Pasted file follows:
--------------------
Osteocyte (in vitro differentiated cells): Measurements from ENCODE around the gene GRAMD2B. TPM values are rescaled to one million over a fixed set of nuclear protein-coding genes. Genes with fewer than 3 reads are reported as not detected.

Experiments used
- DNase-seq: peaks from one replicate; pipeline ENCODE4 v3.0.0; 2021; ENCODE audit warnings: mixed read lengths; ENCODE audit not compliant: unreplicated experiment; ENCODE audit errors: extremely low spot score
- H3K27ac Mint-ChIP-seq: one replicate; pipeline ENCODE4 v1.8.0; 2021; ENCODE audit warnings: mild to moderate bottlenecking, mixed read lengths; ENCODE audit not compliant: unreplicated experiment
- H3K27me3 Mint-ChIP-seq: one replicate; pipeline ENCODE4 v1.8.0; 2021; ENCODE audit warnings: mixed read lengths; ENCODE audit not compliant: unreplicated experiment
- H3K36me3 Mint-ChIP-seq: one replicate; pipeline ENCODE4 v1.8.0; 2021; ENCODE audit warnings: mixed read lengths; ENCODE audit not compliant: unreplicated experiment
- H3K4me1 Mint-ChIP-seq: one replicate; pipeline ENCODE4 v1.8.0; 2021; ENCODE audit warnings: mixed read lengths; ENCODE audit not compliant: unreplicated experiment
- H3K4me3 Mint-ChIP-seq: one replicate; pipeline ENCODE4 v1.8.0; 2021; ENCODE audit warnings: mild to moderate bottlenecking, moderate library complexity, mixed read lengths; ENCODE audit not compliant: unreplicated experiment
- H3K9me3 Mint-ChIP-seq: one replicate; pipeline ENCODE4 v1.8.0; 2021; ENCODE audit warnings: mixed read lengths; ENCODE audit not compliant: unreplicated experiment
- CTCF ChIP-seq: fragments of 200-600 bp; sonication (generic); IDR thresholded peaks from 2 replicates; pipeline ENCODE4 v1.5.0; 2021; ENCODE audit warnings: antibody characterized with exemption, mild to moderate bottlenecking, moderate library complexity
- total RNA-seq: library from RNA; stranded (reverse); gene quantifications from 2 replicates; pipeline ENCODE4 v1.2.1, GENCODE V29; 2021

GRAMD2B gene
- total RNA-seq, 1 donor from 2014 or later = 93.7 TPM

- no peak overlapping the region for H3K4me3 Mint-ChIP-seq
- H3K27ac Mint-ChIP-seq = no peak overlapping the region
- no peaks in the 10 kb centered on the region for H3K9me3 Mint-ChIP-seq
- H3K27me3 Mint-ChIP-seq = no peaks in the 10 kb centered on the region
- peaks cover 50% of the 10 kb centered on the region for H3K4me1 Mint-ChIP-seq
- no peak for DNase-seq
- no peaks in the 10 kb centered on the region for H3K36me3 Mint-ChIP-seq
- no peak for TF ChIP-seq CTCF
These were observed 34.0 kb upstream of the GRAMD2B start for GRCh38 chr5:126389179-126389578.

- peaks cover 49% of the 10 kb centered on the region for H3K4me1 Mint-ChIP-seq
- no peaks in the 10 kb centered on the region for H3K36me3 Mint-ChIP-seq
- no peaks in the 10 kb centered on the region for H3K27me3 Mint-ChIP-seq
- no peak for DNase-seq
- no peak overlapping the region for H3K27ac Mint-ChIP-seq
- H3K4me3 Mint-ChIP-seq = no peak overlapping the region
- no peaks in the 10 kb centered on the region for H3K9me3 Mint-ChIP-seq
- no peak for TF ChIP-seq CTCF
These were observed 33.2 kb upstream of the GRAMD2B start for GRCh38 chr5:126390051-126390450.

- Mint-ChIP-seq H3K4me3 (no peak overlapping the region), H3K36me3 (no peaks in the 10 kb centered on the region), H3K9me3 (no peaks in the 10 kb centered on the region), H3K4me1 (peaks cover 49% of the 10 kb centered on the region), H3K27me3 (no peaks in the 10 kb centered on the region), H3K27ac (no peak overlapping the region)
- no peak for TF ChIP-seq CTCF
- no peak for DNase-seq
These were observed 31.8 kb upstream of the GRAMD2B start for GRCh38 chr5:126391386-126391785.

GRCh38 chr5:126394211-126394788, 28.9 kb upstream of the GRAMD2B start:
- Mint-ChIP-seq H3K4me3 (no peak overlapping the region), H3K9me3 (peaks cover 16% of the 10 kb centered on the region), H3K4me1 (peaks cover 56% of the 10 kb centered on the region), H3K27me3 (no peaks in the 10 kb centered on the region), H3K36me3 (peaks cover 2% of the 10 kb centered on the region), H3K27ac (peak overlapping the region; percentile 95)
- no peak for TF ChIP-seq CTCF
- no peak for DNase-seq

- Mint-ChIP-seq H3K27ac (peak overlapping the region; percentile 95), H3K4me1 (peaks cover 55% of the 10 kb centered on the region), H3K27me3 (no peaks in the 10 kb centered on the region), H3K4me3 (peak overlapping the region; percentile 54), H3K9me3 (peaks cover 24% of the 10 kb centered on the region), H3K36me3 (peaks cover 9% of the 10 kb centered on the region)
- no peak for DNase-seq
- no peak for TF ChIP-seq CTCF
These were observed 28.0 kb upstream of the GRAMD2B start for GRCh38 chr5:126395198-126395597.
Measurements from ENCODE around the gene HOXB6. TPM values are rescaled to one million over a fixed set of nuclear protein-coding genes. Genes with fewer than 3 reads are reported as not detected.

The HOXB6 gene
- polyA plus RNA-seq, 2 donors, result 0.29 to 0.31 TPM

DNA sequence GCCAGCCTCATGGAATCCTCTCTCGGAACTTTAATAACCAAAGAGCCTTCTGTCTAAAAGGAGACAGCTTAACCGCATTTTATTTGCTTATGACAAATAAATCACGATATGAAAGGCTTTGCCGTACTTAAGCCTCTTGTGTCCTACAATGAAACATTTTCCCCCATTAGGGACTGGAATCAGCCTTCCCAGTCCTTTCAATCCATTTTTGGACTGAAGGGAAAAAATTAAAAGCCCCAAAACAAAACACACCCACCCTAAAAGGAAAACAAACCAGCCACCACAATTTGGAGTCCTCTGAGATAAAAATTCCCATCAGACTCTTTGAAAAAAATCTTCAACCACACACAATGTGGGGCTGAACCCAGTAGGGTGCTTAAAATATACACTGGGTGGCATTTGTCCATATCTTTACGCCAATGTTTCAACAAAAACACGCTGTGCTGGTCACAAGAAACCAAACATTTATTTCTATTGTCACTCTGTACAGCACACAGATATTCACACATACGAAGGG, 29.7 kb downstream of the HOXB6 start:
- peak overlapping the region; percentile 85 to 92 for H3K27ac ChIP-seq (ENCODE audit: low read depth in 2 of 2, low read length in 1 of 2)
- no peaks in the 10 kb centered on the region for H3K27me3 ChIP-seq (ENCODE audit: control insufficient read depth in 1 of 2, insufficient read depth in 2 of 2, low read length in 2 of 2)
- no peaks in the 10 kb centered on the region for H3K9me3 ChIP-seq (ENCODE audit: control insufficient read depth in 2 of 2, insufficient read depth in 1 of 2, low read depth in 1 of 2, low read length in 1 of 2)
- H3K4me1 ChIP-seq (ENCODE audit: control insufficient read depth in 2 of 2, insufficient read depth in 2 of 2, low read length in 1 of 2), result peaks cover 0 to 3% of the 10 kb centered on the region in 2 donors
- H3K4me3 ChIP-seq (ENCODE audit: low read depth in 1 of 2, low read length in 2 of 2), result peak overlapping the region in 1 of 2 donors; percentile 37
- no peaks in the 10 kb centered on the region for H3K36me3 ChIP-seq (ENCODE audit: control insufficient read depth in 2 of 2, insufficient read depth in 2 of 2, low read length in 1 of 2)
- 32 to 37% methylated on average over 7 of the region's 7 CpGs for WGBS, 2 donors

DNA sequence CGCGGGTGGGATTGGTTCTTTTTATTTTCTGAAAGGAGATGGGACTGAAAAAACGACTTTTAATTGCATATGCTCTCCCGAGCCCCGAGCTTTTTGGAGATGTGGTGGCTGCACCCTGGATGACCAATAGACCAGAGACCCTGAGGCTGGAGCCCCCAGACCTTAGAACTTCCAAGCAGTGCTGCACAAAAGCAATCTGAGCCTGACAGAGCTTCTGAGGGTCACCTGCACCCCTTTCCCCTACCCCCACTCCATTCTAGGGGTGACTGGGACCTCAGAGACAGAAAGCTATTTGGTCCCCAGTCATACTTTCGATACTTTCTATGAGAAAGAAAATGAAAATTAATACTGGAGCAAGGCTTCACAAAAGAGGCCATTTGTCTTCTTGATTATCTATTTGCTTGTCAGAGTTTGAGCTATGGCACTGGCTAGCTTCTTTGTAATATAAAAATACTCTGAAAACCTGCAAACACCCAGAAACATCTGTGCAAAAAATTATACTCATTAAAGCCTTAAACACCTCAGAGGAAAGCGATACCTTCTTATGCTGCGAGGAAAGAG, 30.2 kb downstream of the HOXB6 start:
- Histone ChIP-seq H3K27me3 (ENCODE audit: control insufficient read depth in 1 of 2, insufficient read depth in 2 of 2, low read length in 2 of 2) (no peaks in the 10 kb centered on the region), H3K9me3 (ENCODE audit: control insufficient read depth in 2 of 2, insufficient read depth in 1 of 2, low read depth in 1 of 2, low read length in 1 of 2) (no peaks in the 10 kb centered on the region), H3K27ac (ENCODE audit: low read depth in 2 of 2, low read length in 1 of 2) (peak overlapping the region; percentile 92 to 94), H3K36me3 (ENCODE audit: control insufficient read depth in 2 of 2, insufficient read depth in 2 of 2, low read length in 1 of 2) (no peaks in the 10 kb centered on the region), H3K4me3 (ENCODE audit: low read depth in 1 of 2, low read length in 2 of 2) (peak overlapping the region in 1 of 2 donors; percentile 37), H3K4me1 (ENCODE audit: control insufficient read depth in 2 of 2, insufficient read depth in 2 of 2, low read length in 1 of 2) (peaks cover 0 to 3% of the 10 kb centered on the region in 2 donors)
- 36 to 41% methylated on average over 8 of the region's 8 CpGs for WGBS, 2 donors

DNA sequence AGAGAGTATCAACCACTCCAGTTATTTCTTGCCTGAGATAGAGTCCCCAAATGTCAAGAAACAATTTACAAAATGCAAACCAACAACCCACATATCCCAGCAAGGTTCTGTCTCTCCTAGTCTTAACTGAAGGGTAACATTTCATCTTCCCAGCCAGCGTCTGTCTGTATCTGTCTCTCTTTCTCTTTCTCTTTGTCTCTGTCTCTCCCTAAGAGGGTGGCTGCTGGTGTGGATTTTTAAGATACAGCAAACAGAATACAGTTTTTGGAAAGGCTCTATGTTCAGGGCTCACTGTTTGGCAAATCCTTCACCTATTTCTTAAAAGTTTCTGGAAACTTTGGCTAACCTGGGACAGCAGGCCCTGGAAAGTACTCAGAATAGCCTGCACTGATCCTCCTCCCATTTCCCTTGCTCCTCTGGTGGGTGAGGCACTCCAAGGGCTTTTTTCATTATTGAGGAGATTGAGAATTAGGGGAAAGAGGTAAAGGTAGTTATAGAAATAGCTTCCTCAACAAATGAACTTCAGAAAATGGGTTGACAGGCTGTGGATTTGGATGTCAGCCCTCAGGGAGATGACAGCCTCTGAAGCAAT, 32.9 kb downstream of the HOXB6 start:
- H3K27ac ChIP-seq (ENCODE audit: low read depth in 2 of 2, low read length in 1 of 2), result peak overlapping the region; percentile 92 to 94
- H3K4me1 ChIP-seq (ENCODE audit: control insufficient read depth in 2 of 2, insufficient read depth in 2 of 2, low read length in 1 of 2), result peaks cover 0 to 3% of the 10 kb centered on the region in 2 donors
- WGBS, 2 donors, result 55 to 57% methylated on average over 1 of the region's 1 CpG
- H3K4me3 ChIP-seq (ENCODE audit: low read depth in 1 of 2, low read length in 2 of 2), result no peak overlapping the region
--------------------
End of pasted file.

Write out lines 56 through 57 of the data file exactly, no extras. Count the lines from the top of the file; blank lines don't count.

- Histone ChIP-seq H3K27me3 (ENCODE audit: control insufficient read depth in 1 of 2, insufficient read depth in 2 of 2, low read length in 2 of 2) (no peaks in the 10 kb centered on the region), H3K9me3 (ENCODE audit: control insufficient read depth in 2 of 2, insufficient read depth in 1 of 2, low read depth in 1 of 2, low read length in 1 of 2) (no peaks in the 10 kb centered on the region), H3K27ac (ENCODE audit: low read depth in 2 of 2, low read length in 1 of 2) (peak overlapping the region; percentile 92 to 94), H3K36me3 (ENCODE audit: control insufficient read depth in 2 of 2, insufficient read depth in 2 of 2, low read length in 1 of 2) (no peaks in the 10 kb centered on the region), H3K4me3 (ENCODE audit: low read depth in 1 of 2, low read length in 2 of 2) (peak overlapping the region in 1 of 2 donors; percentile 37), H3K4me1 (ENCODE audit: control insufficient read depth in 2 of 2, insufficient read depth in 2 of 2, low read length in 1 of 2) (peaks cover 0 to 3% of the 10 kb centered on the region in 2 donors)
- 36 to 41% methylated on average over 8 of the region's 8 CpGs for WGBS, 2 donors